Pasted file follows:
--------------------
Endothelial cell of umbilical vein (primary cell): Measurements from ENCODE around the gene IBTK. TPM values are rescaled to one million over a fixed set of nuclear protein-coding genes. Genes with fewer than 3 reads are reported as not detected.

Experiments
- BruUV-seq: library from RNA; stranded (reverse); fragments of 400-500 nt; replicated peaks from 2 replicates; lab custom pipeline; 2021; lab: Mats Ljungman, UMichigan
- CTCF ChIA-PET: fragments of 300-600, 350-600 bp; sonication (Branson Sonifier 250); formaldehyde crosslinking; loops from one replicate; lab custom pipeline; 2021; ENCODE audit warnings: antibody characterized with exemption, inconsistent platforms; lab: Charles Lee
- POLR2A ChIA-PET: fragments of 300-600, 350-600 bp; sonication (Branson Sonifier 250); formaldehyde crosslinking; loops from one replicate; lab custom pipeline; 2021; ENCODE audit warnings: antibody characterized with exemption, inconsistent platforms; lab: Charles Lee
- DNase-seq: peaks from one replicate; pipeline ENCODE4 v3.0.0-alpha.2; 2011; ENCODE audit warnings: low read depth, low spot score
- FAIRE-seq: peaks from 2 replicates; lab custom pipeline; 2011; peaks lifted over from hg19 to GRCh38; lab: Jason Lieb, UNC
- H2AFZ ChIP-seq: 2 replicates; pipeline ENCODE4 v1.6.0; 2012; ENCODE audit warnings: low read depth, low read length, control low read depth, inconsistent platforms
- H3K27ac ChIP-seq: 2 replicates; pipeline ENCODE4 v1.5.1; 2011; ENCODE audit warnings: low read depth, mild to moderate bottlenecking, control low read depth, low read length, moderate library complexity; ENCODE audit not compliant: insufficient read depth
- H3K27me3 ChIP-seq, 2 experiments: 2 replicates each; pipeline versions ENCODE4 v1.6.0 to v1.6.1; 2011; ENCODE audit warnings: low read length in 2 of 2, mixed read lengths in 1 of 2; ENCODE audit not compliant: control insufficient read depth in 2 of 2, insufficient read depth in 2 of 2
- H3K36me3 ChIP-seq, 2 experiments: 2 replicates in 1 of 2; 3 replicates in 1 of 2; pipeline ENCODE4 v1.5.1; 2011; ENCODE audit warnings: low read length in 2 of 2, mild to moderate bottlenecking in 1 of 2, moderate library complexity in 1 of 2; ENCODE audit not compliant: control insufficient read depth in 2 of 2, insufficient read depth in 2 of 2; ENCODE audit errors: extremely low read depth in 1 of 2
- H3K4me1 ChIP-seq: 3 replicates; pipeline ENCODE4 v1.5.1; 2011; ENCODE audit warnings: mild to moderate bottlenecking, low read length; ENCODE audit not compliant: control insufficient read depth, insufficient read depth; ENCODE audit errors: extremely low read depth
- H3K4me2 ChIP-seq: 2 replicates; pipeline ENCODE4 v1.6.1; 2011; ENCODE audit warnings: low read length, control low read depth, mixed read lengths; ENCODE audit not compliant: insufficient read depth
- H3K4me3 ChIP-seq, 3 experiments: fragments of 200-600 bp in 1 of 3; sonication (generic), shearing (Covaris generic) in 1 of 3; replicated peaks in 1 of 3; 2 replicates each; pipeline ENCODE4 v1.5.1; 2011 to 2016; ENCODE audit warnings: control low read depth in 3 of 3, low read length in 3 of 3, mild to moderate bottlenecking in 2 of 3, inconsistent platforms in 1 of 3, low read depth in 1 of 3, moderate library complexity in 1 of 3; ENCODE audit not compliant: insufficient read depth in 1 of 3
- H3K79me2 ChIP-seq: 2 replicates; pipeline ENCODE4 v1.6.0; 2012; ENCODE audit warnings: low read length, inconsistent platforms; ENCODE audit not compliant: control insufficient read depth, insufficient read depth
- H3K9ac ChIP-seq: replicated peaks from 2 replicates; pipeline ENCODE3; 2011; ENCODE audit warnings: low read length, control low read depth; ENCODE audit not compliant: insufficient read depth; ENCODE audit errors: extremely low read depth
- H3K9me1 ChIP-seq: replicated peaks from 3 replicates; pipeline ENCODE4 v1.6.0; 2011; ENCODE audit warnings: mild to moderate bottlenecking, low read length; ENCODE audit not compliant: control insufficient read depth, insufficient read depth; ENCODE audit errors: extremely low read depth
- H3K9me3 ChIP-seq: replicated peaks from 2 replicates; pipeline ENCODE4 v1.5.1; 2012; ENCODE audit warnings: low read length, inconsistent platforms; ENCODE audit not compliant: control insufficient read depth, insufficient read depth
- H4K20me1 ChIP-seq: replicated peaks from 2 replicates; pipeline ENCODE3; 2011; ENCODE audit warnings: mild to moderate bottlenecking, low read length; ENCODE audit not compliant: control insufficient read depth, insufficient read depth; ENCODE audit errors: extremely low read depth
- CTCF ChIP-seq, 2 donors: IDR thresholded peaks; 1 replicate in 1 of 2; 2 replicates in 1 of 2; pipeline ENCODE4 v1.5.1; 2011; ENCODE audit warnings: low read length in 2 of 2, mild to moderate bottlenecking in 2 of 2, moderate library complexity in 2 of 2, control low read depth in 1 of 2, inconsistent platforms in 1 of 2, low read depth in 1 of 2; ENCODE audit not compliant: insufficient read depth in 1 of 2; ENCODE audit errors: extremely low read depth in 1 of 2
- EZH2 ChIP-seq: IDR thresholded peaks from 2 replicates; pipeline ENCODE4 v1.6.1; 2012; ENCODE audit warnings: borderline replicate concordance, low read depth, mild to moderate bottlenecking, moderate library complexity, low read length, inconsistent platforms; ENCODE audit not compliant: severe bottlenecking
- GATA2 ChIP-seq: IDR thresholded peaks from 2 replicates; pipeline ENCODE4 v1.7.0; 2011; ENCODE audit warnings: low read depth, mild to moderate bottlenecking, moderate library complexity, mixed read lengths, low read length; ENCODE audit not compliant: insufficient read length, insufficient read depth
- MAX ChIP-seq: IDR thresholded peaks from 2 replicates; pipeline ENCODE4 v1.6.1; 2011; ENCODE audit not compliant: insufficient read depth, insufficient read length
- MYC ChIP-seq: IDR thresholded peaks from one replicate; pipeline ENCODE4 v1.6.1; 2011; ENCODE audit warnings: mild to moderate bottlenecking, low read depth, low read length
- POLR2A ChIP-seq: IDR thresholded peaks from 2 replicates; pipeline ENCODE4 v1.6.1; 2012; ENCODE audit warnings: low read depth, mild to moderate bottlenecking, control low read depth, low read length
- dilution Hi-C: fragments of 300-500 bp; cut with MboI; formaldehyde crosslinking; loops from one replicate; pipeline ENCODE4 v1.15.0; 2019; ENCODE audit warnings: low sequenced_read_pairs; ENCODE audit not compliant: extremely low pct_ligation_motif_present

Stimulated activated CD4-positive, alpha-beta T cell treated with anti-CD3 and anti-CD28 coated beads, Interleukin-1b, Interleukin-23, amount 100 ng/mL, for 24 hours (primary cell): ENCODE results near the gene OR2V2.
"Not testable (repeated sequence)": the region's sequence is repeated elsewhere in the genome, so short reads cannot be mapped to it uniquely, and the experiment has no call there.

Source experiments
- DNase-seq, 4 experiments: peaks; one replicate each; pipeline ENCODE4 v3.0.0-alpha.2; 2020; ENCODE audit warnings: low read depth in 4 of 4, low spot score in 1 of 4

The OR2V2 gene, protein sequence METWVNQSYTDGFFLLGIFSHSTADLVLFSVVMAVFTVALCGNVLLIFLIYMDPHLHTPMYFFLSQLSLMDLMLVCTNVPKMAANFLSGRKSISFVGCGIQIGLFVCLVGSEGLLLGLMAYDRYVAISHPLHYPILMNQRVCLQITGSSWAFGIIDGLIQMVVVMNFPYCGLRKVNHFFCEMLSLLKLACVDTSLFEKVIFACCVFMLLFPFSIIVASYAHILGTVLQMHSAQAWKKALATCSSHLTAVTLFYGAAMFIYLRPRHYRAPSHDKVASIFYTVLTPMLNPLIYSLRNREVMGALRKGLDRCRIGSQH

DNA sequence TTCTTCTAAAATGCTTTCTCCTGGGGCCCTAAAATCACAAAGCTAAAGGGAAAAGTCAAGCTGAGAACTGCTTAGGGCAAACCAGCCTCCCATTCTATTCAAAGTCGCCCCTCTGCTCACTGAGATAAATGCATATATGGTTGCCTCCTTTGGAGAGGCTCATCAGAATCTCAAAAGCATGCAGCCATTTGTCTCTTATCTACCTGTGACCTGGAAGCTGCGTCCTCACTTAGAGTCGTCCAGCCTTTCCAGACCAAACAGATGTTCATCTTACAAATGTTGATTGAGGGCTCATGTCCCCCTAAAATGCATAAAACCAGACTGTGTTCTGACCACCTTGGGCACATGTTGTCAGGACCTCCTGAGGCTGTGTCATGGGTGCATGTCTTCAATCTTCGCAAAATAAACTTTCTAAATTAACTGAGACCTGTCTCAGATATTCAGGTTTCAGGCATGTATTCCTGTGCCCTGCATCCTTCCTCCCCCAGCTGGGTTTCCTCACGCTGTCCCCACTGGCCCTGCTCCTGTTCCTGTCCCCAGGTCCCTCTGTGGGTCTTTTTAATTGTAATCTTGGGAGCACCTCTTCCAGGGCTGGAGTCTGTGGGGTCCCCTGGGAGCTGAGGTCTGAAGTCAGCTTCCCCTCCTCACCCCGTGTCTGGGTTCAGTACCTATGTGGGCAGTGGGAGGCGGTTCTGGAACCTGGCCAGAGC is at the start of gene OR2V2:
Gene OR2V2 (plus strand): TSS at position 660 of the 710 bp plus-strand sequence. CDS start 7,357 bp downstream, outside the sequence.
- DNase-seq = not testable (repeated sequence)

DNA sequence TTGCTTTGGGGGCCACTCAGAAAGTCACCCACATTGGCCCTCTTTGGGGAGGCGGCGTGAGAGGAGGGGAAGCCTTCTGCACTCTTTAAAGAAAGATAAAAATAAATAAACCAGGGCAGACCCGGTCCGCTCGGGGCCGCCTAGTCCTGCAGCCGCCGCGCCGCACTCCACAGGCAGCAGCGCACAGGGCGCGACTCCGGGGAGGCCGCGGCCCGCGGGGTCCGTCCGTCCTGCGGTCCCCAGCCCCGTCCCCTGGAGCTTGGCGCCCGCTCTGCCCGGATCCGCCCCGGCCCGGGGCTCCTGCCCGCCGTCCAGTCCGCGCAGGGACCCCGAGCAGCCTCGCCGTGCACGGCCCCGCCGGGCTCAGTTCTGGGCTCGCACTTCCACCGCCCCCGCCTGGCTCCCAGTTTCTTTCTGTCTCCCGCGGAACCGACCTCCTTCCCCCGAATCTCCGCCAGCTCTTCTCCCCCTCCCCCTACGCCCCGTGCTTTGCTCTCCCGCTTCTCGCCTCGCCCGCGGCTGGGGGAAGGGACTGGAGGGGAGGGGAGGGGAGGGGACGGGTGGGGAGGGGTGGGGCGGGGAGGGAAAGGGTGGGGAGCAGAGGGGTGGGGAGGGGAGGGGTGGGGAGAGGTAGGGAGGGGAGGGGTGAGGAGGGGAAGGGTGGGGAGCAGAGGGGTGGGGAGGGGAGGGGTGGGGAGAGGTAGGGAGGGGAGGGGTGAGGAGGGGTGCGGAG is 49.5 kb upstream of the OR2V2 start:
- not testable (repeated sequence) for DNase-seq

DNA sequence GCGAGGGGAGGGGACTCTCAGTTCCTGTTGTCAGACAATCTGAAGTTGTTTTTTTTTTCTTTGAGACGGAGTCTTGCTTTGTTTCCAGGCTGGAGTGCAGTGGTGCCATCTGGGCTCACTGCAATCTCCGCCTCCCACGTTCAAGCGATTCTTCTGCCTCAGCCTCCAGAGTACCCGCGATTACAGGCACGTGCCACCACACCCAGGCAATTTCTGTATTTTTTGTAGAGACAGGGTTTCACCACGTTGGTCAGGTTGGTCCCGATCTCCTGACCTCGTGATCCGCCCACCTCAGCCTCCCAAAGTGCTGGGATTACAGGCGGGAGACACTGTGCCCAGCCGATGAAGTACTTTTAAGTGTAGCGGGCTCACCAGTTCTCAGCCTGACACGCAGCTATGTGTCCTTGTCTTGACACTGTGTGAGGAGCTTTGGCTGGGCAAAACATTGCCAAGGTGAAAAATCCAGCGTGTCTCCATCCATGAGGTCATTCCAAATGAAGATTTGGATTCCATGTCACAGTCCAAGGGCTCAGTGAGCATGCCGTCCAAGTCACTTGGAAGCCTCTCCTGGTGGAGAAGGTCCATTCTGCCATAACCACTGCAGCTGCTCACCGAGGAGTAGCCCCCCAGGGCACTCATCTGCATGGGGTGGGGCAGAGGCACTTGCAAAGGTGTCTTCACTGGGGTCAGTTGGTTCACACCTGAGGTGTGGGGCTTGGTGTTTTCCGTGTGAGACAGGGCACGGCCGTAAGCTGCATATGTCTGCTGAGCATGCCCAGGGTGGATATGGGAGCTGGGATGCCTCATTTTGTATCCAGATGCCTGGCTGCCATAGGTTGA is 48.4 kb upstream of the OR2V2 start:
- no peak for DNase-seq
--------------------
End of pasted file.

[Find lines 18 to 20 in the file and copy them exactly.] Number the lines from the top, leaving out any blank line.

- H3K9me3 ChIP-seq: replicated peaks from 2 replicates; pipeline ENCODE4 v1.5.1; 2012; ENCODE audit warnings: low read length, inconsistent platforms; ENCODE audit not compliant: control insufficient read depth, insufficient read depth
- H4K20me1 ChIP-seq: replicated peaks from 2 replicates; pipeline ENCODE3; 2011; ENCODE audit warnings: mild to moderate bottlenecking, low read length; ENCODE audit not compliant: control insufficient read depth, insufficient read depth; ENCODE audit errors: extremely low read depth
- CTCF ChIP-seq, 2 donors: IDR thresholded peaks; 1 replicate in 1 of 2; 2 replicates in 1 of 2; pipeline ENCODE4 v1.5.1; 2011; ENCODE audit warnings: low read length in 2 of 2, mild to moderate bottlenecking in 2 of 2, moderate library complexity in 2 of 2, control low read depth in 1 of 2, inconsistent platforms in 1 of 2, low read depth in 1 of 2; ENCODE audit not compliant: insufficient read depth in 1 of 2; ENCODE audit errors: extremely low read depth in 1 of 2